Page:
in addition to what Gavin wrote, I'd remark that the implementation of finite q AC conductivity (which is simply related to the dielectric function) should not be difficult. Instead of taking (2.17) in


you'd use Eq. 2.15 before the limit in q is taken, that's all. This is a standard Kubo formula result (for conductivity or epsilon). However, you should first sit back and think how large the q of interest will be. If it is much smaller than any reasonable k-mesh finesse (I mean \Delta k between two adjacent k-points) then you are out of luck.


--- x ---
dr. Karel Vyborny
Fyzikalni ustav AV CR, v.v.i.
Cukrovarnicka 10
Praha 6, CZ-16253
tel: +420220318459

Date: Mon, 23 May 2016 06:25:56 -0600
From: Gavin Abo <gs...@crimson.ua.edu>
To: ben amara imen <imen.benama...@gmail.com>
Cc: Karel Vyborny <vybor...@fzu.cz>
Subject: Re: [Wien] imaginary dielectric function

In the article by Ambrosch-Draxl et al. [
https://arxiv.org/pdf/cond-mat/0402523v1.pdf [arxiv.org] ], you can see on
page 26:

Furthermore, for the high energy photons the q = 0 limit is not justified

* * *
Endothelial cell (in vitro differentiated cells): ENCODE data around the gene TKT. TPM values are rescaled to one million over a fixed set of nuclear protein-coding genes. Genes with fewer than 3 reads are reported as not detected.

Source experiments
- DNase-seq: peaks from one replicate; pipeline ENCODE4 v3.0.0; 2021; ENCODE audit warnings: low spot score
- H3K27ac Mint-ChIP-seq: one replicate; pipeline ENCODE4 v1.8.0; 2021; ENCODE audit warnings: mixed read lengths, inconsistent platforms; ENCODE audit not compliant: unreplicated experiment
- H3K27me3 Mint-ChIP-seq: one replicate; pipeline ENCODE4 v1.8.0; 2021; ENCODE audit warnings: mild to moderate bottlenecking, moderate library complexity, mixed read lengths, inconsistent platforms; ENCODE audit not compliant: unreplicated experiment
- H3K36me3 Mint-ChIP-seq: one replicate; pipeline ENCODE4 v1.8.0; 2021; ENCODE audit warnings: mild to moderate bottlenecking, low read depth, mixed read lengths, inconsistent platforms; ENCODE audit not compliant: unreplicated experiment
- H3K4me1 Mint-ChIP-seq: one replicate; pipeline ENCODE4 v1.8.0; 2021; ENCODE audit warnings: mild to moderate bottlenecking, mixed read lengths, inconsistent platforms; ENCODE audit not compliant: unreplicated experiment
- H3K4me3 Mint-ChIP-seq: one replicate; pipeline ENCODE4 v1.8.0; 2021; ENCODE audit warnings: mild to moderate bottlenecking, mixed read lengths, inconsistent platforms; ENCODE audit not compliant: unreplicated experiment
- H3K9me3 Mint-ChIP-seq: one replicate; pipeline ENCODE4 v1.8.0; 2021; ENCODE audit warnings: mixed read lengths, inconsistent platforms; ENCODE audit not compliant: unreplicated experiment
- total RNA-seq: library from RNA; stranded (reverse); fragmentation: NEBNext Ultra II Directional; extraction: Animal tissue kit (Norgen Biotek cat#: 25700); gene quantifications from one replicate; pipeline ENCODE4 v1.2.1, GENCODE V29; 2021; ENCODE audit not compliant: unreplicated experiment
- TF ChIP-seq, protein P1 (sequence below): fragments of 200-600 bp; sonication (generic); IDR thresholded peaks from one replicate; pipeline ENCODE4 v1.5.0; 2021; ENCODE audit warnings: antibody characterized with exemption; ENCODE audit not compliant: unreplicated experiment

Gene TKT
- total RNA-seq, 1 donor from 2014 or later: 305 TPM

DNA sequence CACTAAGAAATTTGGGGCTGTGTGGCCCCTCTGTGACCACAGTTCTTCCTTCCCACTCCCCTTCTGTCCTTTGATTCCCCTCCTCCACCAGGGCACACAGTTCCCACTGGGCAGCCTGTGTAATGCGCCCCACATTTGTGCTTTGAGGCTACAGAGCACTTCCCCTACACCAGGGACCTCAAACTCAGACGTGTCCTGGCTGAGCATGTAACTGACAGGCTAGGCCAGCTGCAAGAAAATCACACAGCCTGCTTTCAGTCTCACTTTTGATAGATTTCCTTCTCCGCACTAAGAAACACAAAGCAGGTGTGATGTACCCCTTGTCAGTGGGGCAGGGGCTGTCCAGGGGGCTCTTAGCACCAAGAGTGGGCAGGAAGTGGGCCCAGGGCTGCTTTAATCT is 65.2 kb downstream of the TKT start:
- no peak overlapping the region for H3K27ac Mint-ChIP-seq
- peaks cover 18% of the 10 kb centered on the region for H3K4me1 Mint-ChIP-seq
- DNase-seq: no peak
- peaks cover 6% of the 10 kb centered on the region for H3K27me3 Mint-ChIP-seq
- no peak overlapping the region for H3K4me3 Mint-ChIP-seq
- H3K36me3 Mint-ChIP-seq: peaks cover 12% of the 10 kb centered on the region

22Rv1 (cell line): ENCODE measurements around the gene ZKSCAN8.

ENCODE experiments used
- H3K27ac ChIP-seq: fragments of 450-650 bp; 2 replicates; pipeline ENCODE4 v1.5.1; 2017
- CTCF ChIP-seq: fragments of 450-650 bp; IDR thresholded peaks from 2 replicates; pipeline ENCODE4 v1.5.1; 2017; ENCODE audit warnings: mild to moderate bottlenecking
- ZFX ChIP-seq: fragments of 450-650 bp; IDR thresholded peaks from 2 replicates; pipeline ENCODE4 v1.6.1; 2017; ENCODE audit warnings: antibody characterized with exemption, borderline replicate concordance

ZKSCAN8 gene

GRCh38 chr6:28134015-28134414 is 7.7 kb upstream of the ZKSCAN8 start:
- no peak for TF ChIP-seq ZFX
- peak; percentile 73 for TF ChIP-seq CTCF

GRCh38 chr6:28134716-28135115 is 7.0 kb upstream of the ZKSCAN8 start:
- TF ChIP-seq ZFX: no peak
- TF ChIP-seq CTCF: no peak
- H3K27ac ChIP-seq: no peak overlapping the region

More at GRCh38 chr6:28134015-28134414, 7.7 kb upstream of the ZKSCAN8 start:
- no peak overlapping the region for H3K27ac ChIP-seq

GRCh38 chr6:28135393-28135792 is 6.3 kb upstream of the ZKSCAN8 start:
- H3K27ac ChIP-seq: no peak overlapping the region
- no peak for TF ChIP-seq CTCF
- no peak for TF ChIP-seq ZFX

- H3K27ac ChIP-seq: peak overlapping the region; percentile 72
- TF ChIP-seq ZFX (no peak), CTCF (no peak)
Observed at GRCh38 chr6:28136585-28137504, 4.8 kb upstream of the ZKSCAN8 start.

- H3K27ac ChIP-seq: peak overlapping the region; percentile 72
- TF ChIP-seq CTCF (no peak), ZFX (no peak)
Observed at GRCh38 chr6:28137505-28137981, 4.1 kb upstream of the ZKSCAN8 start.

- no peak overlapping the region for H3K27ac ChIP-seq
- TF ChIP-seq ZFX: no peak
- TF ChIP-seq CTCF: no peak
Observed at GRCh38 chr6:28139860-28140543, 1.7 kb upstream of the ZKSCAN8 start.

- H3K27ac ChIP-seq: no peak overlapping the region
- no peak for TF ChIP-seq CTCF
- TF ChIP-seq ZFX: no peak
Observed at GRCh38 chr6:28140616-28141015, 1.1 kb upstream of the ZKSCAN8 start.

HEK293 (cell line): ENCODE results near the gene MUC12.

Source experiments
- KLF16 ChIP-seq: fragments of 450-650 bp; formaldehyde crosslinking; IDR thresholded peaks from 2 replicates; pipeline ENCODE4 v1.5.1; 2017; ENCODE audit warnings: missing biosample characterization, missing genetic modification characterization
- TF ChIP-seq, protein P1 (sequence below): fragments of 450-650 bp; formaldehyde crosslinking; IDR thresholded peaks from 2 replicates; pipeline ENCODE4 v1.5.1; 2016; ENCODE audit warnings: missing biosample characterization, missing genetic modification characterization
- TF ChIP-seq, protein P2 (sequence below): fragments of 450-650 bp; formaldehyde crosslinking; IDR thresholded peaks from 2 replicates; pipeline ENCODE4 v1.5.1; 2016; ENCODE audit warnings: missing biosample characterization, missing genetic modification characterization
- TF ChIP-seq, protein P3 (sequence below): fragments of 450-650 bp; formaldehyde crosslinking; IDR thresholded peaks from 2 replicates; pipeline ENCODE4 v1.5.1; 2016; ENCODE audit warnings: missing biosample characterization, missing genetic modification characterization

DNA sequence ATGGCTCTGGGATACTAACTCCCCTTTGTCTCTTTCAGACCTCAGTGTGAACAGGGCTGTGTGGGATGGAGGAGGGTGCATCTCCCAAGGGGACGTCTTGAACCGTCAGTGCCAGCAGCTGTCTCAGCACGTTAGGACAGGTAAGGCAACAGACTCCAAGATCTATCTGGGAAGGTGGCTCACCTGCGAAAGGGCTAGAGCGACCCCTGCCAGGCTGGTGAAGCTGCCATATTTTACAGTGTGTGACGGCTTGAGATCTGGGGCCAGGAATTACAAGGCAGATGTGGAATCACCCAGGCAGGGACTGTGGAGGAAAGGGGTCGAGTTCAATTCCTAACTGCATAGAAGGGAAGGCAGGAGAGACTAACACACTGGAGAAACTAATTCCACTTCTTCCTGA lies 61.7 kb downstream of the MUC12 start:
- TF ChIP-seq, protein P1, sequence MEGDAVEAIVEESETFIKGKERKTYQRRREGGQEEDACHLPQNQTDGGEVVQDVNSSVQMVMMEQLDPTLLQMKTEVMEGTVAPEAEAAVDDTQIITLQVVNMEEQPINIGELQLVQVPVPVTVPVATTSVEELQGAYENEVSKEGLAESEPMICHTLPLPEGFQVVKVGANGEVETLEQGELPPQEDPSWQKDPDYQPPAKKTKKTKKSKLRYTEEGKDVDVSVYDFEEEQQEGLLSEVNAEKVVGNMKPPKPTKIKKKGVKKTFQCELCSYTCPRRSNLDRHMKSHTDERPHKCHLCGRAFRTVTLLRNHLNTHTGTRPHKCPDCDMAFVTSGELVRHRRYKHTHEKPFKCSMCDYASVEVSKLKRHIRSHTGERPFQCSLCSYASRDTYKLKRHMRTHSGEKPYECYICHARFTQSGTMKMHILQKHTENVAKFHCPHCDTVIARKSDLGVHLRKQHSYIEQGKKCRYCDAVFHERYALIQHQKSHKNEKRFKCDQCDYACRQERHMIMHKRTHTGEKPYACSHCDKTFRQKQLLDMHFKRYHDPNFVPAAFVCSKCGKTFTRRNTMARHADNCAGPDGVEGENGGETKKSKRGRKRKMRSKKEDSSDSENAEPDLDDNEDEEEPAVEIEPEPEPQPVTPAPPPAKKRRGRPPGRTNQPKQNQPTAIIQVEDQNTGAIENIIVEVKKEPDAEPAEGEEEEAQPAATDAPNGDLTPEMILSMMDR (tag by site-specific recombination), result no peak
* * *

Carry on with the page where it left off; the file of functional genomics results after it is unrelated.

any more and thus a finite momentum transfer should be considered in future

I think that future work for q not equal to zero was never implemented for
WIEN2k.  I believe that is because they started working on their own DFT
program called EXCITING [ https://en.wikipedia.org/wiki/EXCITING
[en.wikipedia.org] ].

If you look on the webpage for the elk branch [ http://elk.sourceforge.net/
[elk.sourceforge.net] ], you should see:

added dielectric function calculation for arbitrary q-vector, see
'LiF-Yambo' example (experimental)

On Sat, 21 May 2016, ben amara imen wrote:


Using Wien2k , I have calculate the imaginary part of dielectric function
(epsilon2) as function of photon energy. I have two  questions: : 

1) How I can know at which high point symmetry , the epsilon2 is calculated

2 ) I need to calculate , with wien2k, the imaginary part of dielectric
function versus q  ( epsilon 2=f(q)). How can I do this ?

Thanks for your help

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